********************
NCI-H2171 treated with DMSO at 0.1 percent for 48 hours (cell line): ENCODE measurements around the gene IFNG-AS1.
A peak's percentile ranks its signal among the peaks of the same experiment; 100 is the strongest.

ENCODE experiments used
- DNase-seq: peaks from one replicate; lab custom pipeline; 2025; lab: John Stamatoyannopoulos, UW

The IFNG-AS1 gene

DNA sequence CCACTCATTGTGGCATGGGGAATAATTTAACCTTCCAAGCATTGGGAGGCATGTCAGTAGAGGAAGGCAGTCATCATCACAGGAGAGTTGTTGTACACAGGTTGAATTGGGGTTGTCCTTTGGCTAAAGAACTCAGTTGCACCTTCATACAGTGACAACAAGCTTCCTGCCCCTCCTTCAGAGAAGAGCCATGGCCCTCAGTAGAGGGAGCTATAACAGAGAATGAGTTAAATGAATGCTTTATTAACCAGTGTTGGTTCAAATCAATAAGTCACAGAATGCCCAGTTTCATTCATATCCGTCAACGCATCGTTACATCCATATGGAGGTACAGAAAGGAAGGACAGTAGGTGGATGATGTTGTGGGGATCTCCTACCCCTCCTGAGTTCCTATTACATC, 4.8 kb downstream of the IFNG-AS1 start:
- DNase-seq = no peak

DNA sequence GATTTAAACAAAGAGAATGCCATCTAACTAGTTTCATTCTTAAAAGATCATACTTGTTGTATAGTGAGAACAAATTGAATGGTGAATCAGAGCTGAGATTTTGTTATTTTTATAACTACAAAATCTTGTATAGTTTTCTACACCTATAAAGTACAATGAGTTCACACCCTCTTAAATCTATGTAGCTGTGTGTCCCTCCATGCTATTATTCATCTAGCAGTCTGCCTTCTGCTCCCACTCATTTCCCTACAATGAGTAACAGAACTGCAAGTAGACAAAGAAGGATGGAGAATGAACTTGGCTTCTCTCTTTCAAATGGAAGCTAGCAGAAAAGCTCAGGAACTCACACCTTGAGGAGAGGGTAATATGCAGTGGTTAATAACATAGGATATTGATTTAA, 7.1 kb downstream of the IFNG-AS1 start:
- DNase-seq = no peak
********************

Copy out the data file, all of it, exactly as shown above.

NCI-H2171 treated with DMSO at 0.1 percent for 48 hours (cell line): ENCODE measurements around the gene IFNG-AS1.
A peak's percentile ranks its signal among the peaks of the same experiment; 100 is the strongest.

ENCODE experiments used
- DNase-seq: peaks from one replicate; lab custom pipeline; 2025; lab: John Stamatoyannopoulos, UW

The IFNG-AS1 gene

DNA sequence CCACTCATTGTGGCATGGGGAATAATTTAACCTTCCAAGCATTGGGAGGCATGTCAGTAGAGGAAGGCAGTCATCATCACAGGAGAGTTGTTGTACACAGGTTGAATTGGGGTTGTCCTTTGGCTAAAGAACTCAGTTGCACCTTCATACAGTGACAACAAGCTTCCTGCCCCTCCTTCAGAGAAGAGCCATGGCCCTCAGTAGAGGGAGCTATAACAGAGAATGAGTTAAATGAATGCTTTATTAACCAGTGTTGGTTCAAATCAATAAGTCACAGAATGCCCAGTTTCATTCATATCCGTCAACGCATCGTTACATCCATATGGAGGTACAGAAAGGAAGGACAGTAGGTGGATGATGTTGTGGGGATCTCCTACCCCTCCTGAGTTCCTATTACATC, 4.8 kb downstream of the IFNG-AS1 start:
- DNase-seq = no peak

DNA sequence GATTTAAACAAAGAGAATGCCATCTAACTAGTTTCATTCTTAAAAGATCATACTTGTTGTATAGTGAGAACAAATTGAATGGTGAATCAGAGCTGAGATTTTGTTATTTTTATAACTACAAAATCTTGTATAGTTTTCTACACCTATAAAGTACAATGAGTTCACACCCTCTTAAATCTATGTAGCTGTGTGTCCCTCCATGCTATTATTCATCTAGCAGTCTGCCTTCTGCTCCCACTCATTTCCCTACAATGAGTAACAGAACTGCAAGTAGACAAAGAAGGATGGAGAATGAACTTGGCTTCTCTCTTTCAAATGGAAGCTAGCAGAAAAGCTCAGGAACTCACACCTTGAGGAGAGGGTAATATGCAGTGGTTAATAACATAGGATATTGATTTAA, 7.1 kb downstream of the IFNG-AS1 start:
- DNase-seq = no peak